"Your mistrust of corporations blinds you to the benefits of the free market."

                          Which free market? Have you honestly not been following the issues that led to this discussion in the first place?

                          "Net neutrality is government overreach "

                          No, net neutrality is exactly what you've had for the last few decades. These words simply show that you don't understand what's going on at all. It's not something new, it's something we're trying to protect.

                          The call for it being regulated is because the "free" market is being abused by corporations. Corporations who collude and have shown no qualms about constricting your choice, service and bargaining power in favour of their own profits - in an industry where people already have few or even zero real choices if they don't like thier current provider.

                          If you don't understand that, you understand none of the arguments at hand. If you perhaps listened to them instead of throwing a fit because someone said "government"...

                          reply to this | link to this | view in chronology ]

                          • icon
                            Teamchaos (profile), 21 Apr 2015 @ 7:26am

                            Re: Re: Re: Re: Re: Re: Re: Re: Re: Re: Re: Re: Everyone is an idiot

                            Okay, You've got a point, I should have said Obama's approach to Net Neutrality is government overreach. According to Ajit Pai, one of the FCC commissioners who has seen the 232 page plan for implementing Net Neutrality:

                            “It gives the FCC the power to micromanage virtually every aspect of how the Internet works. It’s an overreach that will let a Washington bureaucracy, and not the American people, decide the future of the online world.”

                            Net Neutrality in principle is a great idea, but the way it's being implemented by the current administration gives the government too much control. The Internet has benefited from relatively light government regulation since its inception, Obama's approach to Net Neutrality is a fundamental break from this approach.

                            I'm not anti-government, I'm for limited government. Which, I believe, is what the founders were aiming for.

                            reply to this | link to this | view in chronology ]

                            • icon
                              nasch (profile), 21 Apr 2015 @ 8:00am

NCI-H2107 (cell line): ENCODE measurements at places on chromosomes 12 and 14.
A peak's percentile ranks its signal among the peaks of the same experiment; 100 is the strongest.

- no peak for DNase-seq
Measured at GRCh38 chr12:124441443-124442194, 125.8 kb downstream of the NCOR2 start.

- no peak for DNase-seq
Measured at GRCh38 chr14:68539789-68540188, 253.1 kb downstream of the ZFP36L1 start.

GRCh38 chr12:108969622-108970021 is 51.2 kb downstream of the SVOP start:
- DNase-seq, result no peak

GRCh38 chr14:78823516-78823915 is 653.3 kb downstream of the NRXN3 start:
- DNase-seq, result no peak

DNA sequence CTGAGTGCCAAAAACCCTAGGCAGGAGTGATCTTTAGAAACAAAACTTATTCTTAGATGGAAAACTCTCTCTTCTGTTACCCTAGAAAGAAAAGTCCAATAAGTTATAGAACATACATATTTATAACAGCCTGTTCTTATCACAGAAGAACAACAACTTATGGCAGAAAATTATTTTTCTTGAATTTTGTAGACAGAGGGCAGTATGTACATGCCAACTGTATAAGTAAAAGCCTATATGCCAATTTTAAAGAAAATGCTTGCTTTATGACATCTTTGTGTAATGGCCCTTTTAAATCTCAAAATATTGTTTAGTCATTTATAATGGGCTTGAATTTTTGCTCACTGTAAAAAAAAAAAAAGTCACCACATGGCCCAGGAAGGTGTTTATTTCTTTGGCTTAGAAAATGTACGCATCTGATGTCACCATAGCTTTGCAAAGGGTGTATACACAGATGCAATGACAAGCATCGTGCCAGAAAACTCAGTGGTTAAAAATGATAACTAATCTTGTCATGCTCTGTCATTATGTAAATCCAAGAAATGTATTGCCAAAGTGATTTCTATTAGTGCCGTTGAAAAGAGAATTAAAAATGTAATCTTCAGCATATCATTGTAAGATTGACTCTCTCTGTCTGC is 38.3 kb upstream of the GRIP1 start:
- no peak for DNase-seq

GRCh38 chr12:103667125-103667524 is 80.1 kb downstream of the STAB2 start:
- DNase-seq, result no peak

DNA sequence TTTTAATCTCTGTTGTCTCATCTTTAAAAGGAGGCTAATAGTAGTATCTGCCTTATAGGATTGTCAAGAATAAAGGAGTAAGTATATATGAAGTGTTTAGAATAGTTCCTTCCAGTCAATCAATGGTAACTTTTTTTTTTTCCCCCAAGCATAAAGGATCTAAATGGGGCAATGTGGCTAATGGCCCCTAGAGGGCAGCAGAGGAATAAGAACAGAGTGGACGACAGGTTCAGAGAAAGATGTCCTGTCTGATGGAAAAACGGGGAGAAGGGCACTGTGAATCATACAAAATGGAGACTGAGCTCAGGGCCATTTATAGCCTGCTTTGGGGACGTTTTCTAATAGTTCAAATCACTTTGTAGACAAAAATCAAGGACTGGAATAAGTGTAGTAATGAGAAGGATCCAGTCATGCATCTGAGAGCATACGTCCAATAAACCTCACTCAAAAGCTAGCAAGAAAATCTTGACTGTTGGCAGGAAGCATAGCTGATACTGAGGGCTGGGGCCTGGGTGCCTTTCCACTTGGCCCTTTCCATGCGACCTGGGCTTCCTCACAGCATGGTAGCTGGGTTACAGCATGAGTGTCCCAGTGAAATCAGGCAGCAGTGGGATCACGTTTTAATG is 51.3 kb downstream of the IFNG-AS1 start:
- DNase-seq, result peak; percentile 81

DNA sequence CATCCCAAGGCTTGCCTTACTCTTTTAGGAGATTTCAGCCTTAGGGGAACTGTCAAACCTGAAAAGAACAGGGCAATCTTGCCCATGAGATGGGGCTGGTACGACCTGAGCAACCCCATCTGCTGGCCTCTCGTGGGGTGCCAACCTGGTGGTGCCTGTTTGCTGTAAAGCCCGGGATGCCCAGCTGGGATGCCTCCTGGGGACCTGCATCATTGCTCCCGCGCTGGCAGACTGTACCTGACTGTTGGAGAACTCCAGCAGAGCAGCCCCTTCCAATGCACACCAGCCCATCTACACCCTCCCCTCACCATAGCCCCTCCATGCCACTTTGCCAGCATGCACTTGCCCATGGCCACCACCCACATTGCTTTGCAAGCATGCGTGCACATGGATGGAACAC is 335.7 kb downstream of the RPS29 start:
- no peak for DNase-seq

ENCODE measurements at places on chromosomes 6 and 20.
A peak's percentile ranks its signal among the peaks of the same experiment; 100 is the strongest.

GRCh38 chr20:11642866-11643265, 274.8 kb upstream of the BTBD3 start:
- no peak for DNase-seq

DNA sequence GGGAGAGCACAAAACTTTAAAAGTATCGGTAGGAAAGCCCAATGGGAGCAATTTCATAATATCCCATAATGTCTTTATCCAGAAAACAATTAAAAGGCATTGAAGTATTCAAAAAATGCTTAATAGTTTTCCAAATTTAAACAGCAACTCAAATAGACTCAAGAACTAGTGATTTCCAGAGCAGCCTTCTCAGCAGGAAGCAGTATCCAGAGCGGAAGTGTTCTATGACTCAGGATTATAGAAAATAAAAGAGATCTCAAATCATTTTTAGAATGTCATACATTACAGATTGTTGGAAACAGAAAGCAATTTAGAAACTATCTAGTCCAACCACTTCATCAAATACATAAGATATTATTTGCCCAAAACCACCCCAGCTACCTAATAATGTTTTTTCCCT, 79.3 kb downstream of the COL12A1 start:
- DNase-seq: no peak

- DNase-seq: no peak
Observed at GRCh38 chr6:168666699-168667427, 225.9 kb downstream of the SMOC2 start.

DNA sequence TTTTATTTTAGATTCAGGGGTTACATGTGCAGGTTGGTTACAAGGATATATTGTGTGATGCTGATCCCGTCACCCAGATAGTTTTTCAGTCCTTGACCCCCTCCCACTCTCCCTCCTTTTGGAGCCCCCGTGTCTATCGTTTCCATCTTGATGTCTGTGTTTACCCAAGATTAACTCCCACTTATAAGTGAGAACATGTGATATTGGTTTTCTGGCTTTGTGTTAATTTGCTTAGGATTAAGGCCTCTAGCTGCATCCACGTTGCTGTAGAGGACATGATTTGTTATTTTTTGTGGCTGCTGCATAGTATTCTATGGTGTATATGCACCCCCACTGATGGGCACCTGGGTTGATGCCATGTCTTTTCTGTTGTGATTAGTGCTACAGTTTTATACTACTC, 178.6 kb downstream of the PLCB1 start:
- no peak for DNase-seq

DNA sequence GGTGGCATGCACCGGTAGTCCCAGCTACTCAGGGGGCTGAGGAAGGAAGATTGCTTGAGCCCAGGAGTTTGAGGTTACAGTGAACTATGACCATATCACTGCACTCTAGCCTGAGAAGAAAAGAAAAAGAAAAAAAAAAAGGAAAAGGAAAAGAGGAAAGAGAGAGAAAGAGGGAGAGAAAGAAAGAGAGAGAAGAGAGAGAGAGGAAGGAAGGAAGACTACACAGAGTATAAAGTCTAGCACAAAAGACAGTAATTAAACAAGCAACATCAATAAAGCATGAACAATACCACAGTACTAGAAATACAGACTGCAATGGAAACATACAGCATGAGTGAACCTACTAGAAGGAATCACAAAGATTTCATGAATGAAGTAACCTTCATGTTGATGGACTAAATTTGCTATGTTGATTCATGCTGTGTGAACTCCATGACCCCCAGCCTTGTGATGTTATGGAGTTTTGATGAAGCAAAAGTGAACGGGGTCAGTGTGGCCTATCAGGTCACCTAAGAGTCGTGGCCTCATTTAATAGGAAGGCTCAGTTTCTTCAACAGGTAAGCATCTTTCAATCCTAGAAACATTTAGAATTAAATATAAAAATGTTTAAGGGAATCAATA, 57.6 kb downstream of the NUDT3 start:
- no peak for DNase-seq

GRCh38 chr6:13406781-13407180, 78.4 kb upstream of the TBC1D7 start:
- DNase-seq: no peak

Re: Re: Re: Re: Re: Re: Re: Re: Re: Re: Re: Re: Re: Everyone is an idiot

                              Yeah Ajit Pai is bullshitting. That is just not what the Title II plan does.

                              reply to this | link to this | view in chronology ]

                            • icon
                              PaulT (profile), 21 Apr 2015 @ 11:43pm

                              Re: Re: Re: Re: Re: Re: Re: Re: Re: Re: Re: Re: Re: Everyone is an idiot

                              "the 232 page plan"

                              Whatever bullshit source you'#re using for your information, please stop. This is a well debunked talking point that depends on the intellectual incuriosity of readers. Debunked in the very article you're commenting on here, in fact.

                              "Net Neutrality in principle is a great idea"

                              It is, it's given us the internet you're using to spread misinformation right here. But, you're all for net neutrality being removed just so long as you think you're being raped by a corporation rather than a government.

                              "The Internet has benefited from relatively light government"

                              It's also benefited from a lack of corporate control and the proprietary crap they try to inflict, the collusion and cronyism, the high barriers to entry for any potential competition, etc. What will stop them from going further with those things now that they're visible doing them? The "free" market? Please...

                              "I'm not anti-government, I'm for limited government."

                              No, you're yet another right-wing nut who's ignored a decade of discussion and been taken in by the rubbish spread by people who threw a fit once Obama mentioned he'd be for keeping net neutrality.

                              You haven't even understood what net neutrality actually is, so I hope you'll forgive me if I don't believe your concern over the scope of the regulation necessary to keep it.

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                              • icon
                                Teamchaos (profile), 22 Apr 2015 @ 7:46am

                                Re: Re: Re: Re: Re: Re: Re: Re: Re: Re: Re: Re: Re: Re: Everyone is an idiot